Flashy Guitars

1952 Telecaster Reissue
The '52 - © Copyright 2011 by William Beem

Lighting the '52 Tele

Sometimes worlds need to collide. I decided to throw my photography and music together for a moment. It started off with the shot above. I wanted to go with a very low-key look to accentuate the form of my '52 Telecaster (reissue, not original). It was also a good excuse to break out my flash gear again and force myself to deal with their archaic and nonsensical user interface.

The setup was pretty simple. I used a roll of black paper for my backdrop and hung it on the wall with gaffer tape, and then pushed a table to serve as the platform. To hold the guitar up, I used my Quik Lok guitar stand. However, I didn't want the guitar stand itself in the shot. That gave me two problems.

The first was to stand the guitar on its bottom edge and lean it slightly back on the stand. I framed my shot and watched as my guitar immediately started to fall. Try to imagine the panic in my mind as I try to catch my guitar without dropping my camera. Fortunately, I didn't damage either one. I put a couple of Photoshop World workbooks behind the Quik Lok stand to keep it from sliding and I had a solid base.

The next problem was easier to solve. The Quik Lok stand was catching some of the light from the flash and showed up behind the guitar. I have a piece of black posterboard which fit nicely in the stand and blocked it from view.

I've heard Joe McNally say that lighting is a game of inches, and he's right. It took a few shots to get my SB-800 and SB-600 flashes hitting just the right spots to illuminate the edges of the Telecaster. Raise it up an inch or two, move it back or forward an inch or two. Feather the light, angle the light, etc. Slight moves and adjustments, that's all.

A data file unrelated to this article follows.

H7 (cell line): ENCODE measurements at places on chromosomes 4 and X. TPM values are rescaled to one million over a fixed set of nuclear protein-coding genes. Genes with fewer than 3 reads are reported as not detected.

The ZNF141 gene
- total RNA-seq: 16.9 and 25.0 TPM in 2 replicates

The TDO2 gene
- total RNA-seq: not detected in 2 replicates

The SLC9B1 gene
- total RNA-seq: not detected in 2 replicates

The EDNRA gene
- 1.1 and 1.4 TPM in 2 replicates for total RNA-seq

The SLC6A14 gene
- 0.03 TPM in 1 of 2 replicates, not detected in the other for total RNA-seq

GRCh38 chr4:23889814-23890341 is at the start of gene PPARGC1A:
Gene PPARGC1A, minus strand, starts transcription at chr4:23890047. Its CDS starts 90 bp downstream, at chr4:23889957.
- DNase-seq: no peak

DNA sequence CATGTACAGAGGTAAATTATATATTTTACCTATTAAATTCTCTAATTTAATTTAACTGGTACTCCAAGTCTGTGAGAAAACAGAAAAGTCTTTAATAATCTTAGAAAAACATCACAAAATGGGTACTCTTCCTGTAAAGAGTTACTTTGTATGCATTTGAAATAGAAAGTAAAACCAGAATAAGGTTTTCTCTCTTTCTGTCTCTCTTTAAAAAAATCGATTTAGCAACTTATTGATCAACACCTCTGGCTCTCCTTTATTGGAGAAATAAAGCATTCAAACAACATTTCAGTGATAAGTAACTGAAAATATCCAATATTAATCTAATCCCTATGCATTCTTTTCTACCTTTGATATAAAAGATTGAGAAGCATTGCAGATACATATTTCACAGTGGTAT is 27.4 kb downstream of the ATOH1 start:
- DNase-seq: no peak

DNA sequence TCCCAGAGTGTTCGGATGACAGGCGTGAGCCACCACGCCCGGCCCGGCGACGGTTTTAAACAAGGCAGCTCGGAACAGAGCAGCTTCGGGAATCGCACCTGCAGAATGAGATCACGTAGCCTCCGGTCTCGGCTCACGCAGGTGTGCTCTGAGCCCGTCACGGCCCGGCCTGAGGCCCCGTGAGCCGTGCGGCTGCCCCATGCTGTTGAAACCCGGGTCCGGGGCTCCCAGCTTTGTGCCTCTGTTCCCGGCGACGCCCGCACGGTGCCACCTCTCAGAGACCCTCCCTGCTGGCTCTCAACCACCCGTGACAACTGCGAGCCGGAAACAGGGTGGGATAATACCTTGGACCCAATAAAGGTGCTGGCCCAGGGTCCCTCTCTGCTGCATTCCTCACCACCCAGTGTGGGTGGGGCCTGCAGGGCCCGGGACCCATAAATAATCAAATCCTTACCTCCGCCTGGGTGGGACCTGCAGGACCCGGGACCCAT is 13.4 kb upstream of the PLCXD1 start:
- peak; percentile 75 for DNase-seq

Once I had the shot I wanted, it seemed a waste to not use the setup for a few more shots.

Les Paul

Natural Blonde Les Paul Guitar
Les Paul - © Copyright 2011 by William Beem

The Takamine

Each guitar presented its own unique problems and opportunities. Since the shapes were slightly different, I needed to adjust the the angle of light. Some guitar surfaces were more reflective than others. Their surface textures were also different, so I made lighting choices depending upon how I wanted to present each guitar. Basically, one size does not fit all.

Takamine Acoustic Guitar
Takamine - © Copyright 2011 by William Beem

The Strat

My favorite guitar – the one that just feels best in my hands – was the biggest challenge. That's a nice way of saying it was a pain in the ass. You see, my Stratocaster is black with a white pickguard. It has the most reflective surface of all my guitars. Unlike most of the other guitars, it doesn't have a nice border or edge to catch the light for a silhouette shot. Actually, neither did the Tele, but it's butterscotch, not black. In other words, lighting the Tele would show some color. You know what you get when you light black?  Black.

The white pick guard presented its own problem. It was more than happy to reflect light. In fact, it reflected too much light. It took a light of nudging to get it where I wanted. Instead of playing with a game of inches, it became a game of millimeters to get a low-key shot that showed the form, but yet kept something hidden.

Black & White Fender Stratocaster Guitar
The Strat - © Copyright 2011 by William Beem

At the end of the day, I still love this guitar.  Even if it is a pain in the ass to light.



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